Italian Prime Minister Mario Monti said on Tuesday that Europe was starting to see light at the end of the tunnel of the eurozone's sovereign debt crisis, belying a welter of deteriorating economic data.
As eurozone unemployment hit a euro-era high and Spanish data showed capital fleeing its banks and retail sales falling again, Monti's optimism was at odds with sentiment in markets, which are losing hope of swift intervention by the European Central Bank to address the region's problems.
Monti has campaigned for concerted action by the eurozone's rescue funds and the ECB to bring down ruinous borrowing costs that threaten to force Spain and Italy, the currency bloc's third and fourth largest economies, out of credit markets.
"It is a tunnel but ... some light is appearing at the end of the tunnel. We and the rest of Europe are approaching the end of the tunnel," the Italian leader told RAI public radio before flying to Paris to meet French President Francois Hollande.
Monti said decisions taken at last month's EU summit were starting to bear fruit.
"We are now seeing the results both in the willingness of European institutions as well as from the governments of individual countries, including Germany," he said.
ECB President Mario Draghi said last week the central bank would do whatever it takes within its mandate to preserve the euro, raising investors' expectations of a resumption of a long-suspended government bond-buying program.
However, there has been no public sign that Germany, the eurozone's biggest economy and main paymaster, sees the need for urgent action.
"Today will probably be a quiet last day of the month. Everybody is waiting for Thursday to see if Draghi can deliver," said Lex van Dam, hedge-fund manager at Hampstead Capital, which manages $500 million of assets.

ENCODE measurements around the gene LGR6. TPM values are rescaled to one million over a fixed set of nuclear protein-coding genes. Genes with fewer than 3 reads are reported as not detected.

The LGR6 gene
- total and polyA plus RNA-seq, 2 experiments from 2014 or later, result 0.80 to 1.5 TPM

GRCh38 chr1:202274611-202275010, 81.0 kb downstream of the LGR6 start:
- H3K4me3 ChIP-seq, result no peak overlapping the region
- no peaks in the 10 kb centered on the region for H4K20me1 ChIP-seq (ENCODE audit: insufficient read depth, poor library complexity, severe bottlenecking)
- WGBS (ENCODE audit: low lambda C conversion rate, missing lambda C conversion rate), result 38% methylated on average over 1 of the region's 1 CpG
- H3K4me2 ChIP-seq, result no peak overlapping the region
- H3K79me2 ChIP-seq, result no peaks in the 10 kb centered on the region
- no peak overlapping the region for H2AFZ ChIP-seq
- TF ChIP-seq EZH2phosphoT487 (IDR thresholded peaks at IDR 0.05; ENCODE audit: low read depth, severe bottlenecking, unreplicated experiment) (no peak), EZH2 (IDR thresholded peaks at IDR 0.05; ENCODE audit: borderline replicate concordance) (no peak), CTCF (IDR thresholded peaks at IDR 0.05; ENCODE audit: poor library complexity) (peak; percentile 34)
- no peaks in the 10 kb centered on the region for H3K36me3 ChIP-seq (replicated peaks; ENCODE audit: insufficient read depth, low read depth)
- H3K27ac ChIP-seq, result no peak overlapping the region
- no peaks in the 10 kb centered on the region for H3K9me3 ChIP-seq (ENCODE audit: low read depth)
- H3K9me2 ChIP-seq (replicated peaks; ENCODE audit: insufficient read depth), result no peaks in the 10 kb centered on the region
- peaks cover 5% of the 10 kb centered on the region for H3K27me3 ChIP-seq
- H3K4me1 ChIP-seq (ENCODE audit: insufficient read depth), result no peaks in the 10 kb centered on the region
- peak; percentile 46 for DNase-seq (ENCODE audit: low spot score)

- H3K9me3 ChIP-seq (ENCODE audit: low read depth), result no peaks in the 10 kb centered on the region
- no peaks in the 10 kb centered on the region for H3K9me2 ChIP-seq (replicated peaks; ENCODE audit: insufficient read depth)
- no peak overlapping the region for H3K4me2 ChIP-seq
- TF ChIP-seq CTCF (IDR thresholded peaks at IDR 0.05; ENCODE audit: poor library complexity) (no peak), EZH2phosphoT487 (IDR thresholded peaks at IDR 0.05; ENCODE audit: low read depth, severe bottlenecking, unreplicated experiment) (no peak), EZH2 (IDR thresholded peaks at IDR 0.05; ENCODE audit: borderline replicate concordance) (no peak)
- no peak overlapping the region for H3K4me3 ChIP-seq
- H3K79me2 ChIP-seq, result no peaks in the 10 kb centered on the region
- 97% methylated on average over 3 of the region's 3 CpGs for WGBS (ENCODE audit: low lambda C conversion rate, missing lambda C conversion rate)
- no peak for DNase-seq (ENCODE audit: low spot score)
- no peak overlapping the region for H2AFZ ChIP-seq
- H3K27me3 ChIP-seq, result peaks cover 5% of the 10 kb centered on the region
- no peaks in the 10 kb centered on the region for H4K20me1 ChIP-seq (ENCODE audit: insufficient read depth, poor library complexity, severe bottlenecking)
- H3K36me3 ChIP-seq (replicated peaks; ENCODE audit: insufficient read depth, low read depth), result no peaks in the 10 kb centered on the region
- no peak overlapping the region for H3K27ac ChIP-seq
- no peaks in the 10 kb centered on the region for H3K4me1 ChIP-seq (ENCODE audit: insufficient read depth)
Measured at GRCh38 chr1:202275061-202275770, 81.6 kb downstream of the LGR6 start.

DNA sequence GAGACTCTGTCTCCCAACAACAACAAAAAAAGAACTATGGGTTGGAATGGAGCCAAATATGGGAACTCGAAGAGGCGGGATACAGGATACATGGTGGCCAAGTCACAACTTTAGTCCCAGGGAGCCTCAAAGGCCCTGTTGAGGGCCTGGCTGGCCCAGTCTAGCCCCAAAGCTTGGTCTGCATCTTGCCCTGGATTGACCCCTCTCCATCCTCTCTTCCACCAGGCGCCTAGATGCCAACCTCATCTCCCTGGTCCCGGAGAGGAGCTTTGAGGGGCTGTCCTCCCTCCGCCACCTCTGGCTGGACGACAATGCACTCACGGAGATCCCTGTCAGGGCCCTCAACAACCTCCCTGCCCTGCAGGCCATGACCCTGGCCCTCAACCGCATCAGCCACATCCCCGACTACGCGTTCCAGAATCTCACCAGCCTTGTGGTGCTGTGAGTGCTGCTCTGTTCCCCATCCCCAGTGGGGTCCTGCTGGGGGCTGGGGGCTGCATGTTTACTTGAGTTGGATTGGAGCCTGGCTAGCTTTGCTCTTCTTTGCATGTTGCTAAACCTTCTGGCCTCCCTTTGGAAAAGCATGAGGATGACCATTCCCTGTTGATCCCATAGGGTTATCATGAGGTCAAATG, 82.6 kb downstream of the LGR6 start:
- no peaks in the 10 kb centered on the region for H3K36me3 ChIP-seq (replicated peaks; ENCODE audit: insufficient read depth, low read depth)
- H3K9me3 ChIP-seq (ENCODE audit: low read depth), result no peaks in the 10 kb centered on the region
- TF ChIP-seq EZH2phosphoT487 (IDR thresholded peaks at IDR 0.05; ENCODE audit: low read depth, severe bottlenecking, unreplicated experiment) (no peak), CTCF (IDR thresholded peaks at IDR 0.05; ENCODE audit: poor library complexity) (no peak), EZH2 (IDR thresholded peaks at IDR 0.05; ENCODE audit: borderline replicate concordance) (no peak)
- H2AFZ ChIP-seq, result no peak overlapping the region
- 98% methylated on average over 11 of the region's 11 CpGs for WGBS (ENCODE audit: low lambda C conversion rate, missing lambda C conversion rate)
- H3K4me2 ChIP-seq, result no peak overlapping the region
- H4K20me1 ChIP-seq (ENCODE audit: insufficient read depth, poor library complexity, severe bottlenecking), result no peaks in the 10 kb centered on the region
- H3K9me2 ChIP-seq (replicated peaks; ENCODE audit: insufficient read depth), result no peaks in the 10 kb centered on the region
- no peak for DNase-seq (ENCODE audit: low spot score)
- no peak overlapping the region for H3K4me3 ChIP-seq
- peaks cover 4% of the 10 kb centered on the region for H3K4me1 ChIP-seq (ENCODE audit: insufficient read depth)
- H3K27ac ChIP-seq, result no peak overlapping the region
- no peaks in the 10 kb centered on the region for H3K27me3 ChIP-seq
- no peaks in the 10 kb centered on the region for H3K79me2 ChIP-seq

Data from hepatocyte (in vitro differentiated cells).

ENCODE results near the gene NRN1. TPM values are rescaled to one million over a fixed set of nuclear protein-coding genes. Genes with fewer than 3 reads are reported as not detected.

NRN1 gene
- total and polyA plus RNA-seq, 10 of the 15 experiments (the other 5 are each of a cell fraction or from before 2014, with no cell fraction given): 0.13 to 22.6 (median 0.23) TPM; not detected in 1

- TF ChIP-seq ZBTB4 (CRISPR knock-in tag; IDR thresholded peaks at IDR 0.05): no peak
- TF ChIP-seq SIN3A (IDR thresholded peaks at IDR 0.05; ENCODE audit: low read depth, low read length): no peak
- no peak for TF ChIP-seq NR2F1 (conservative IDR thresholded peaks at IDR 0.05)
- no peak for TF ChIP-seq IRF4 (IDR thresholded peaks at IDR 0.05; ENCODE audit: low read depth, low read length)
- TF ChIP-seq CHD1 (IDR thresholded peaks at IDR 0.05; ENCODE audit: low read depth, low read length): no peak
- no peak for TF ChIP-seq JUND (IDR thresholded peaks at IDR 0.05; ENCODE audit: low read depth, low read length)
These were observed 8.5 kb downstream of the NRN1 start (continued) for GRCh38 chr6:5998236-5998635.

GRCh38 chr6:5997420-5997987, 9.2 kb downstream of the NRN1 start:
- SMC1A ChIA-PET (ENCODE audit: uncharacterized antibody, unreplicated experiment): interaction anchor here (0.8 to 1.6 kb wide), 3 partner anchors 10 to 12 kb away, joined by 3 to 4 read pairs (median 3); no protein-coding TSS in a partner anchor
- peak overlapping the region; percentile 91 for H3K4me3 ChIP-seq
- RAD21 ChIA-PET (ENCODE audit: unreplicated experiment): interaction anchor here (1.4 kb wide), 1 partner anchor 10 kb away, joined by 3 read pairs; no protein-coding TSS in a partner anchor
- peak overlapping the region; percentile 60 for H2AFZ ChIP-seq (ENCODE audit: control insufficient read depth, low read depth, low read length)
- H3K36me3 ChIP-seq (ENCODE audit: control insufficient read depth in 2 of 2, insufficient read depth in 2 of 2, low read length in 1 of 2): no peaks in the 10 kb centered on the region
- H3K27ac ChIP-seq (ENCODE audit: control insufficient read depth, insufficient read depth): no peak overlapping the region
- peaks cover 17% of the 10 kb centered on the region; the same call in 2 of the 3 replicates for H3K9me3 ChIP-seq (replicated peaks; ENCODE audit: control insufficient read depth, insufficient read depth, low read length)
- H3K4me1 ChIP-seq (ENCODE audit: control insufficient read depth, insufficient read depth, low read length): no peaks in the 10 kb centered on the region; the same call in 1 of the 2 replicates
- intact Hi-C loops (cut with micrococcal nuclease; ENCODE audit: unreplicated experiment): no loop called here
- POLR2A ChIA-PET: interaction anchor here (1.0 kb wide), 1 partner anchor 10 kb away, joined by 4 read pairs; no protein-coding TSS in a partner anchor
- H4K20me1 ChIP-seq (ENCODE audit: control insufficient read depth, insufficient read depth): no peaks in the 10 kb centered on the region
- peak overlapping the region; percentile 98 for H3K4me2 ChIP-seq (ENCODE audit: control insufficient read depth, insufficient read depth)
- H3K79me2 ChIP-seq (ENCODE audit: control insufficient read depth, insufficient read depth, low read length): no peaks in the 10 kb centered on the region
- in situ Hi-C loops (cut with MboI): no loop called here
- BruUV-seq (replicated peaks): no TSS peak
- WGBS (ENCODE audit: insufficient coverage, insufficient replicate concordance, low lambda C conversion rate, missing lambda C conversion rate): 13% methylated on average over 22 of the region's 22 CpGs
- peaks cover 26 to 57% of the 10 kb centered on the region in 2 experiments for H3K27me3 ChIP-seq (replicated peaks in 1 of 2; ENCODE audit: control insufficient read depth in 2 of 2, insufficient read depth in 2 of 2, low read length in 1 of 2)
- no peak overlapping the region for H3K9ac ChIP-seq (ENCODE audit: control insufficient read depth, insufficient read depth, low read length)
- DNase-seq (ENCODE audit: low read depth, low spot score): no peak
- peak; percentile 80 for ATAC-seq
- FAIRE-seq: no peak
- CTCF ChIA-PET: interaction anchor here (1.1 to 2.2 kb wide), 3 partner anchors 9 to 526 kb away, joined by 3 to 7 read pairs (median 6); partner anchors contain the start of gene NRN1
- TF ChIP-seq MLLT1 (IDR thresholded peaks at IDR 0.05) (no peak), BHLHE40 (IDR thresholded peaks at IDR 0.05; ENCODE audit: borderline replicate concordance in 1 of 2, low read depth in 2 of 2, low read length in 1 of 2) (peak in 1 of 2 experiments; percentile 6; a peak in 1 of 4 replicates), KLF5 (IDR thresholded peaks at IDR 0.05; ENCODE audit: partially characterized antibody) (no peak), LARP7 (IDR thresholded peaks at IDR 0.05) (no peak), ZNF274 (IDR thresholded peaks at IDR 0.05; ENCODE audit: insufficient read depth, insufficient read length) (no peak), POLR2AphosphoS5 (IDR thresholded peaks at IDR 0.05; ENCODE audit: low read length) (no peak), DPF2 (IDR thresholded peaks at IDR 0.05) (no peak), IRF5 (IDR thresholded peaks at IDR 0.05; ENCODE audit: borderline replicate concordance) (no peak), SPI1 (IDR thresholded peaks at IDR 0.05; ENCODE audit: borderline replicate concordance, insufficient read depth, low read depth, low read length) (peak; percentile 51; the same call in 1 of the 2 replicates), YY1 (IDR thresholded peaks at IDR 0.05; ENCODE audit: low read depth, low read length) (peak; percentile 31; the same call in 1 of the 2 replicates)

"He'd better pull a big rabbit out of his hat."
But central bank sources cautioned against expecting dramatic action at the monthly meeting of the ECB's policy-setting Governing Council, saying bold moves could be at least five weeks away because other elements must first fall into place.
They said Spain would first have to formally request a eurozone assistance program, which it has so far resisted doing, and eurozone governments would have to agree to use their rescue funds to buy bonds in tandem with the ECB.
MONEY FLEES SPAIN
Monti, who will also visit Finland and Spain, said he hoped his meeting with Hollande would accelerate moves to strengthen the euro and spur growth.
He also said he was confident Spanish Prime Minister Mariano Rajoy would be able to tackle the country's problems.
The scale of Rajoy's challenge was highlighted on Tuesday when figures showed that capital flight from Spain accelerated in May, the month when Madrid was forced to nationalize the fourth biggest lender, Bankia, and before eurozone countries agreed to help bail out Spanish banks.
Net outflows, excluding central bank operations, rose to 41.3 billion euros in May from 26.6 billion euros in April, the Bank of Spain said. Capital outflows in the first five months of this year totaled 163.2 billion euros — equivalent to about 16 percent of economic output. The same period last year saw a net inflow of 14.6 billion euros.
Spanish retail sales fell by 5.2 percent year-on-year on a calendar-adjusted basis in June, separate data showed, marking a 24th straight month of declines.